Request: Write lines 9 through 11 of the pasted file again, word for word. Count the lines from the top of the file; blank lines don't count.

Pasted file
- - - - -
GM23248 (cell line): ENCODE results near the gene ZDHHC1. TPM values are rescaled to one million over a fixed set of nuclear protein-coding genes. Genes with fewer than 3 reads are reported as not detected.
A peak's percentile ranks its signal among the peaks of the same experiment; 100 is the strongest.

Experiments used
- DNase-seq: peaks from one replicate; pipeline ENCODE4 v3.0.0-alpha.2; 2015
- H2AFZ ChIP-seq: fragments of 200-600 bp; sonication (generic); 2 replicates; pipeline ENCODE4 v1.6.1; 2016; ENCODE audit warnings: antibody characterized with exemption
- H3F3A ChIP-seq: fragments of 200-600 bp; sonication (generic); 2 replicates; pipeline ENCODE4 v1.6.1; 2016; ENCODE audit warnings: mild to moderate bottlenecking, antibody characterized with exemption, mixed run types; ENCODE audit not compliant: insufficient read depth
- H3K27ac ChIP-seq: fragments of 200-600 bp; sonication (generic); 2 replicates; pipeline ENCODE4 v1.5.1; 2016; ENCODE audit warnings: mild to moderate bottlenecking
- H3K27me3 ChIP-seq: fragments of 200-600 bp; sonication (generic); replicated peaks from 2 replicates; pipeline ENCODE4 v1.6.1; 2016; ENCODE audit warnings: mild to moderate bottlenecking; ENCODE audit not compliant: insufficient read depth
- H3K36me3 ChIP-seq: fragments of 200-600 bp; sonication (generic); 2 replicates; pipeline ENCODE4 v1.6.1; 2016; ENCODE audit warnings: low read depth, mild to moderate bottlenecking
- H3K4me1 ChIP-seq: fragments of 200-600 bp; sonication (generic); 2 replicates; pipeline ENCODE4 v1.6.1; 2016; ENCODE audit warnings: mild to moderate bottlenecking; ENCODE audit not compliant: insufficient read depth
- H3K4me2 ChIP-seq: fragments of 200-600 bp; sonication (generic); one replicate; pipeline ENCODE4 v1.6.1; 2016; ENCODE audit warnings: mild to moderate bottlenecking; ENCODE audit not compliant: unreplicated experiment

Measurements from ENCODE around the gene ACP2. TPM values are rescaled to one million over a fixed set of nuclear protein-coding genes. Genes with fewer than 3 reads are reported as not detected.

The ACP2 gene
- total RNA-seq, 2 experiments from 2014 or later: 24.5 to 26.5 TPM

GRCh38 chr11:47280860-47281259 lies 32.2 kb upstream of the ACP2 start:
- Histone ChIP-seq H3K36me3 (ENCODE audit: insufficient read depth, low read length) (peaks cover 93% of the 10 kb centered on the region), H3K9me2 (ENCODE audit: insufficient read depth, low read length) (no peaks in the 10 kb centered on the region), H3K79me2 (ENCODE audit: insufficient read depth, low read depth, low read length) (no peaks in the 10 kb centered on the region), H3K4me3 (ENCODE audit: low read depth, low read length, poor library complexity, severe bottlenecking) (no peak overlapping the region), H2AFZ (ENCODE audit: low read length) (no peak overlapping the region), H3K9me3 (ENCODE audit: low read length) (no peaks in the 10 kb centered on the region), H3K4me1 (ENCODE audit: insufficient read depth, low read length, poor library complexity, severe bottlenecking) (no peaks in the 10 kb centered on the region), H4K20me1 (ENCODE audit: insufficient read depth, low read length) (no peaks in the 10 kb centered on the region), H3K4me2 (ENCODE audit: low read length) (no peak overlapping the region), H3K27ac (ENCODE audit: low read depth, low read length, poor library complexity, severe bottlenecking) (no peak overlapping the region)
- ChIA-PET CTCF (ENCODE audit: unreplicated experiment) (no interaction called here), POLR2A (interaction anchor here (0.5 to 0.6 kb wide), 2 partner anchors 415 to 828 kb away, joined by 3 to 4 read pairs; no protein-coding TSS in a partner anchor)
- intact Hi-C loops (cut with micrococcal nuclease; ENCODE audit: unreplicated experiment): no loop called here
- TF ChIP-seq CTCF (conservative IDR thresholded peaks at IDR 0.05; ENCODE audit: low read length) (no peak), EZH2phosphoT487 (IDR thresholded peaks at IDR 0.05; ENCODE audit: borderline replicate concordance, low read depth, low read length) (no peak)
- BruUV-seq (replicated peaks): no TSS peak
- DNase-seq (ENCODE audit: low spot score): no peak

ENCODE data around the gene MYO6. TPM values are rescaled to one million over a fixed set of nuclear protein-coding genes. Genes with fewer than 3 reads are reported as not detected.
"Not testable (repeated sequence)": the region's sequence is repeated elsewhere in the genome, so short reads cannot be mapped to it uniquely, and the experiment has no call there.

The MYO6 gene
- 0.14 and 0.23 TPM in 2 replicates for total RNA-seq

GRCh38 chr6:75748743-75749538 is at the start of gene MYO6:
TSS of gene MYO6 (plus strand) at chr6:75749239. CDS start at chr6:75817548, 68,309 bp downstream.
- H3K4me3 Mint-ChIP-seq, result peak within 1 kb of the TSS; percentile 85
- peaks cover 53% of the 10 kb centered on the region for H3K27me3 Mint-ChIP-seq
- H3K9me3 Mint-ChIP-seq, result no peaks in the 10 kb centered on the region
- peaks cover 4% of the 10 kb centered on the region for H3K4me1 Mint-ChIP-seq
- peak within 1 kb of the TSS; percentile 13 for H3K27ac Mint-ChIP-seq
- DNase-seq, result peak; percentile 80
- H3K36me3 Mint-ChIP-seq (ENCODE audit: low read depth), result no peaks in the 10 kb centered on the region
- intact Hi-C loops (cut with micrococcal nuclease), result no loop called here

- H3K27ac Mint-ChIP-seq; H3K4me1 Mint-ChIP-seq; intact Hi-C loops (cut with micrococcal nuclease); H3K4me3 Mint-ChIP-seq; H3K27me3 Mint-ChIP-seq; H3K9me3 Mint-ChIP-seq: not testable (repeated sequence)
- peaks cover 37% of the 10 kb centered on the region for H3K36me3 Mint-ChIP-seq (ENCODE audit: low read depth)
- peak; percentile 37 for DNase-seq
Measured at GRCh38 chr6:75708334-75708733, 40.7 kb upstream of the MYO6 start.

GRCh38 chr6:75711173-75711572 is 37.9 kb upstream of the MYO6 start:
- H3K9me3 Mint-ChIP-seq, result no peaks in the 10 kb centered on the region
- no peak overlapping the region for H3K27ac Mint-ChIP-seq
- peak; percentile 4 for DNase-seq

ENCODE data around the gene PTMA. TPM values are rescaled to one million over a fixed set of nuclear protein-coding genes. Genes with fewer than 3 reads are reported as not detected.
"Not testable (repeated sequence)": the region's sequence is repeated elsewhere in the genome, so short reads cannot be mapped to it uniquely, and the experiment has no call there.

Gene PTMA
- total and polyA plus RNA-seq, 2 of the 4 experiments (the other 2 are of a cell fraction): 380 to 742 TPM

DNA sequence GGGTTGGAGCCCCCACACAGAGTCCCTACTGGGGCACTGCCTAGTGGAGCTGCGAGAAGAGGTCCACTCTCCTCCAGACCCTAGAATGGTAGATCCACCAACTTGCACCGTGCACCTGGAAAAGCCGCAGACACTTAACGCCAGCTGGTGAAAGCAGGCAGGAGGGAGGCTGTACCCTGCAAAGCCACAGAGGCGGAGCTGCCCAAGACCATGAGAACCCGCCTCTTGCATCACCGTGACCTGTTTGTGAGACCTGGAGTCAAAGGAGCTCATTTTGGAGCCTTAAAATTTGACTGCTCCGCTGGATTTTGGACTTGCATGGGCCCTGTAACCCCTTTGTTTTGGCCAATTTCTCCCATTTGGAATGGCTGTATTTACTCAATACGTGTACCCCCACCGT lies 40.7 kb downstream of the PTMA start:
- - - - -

- H3K36me3 ChIP-seq: fragments of 200-600 bp; sonication (generic); 2 replicates; pipeline ENCODE4 v1.6.1; 2016; ENCODE audit warnings: low read depth, mild to moderate bottlenecking
- H3K4me1 ChIP-seq: fragments of 200-600 bp; sonication (generic); 2 replicates; pipeline ENCODE4 v1.6.1; 2016; ENCODE audit warnings: mild to moderate bottlenecking; ENCODE audit not compliant: insufficient read depth
- H3K4me2 ChIP-seq: fragments of 200-600 bp; sonication (generic); one replicate; pipeline ENCODE4 v1.6.1; 2016; ENCODE audit warnings: mild to moderate bottlenecking; ENCODE audit not compliant: unreplicated experiment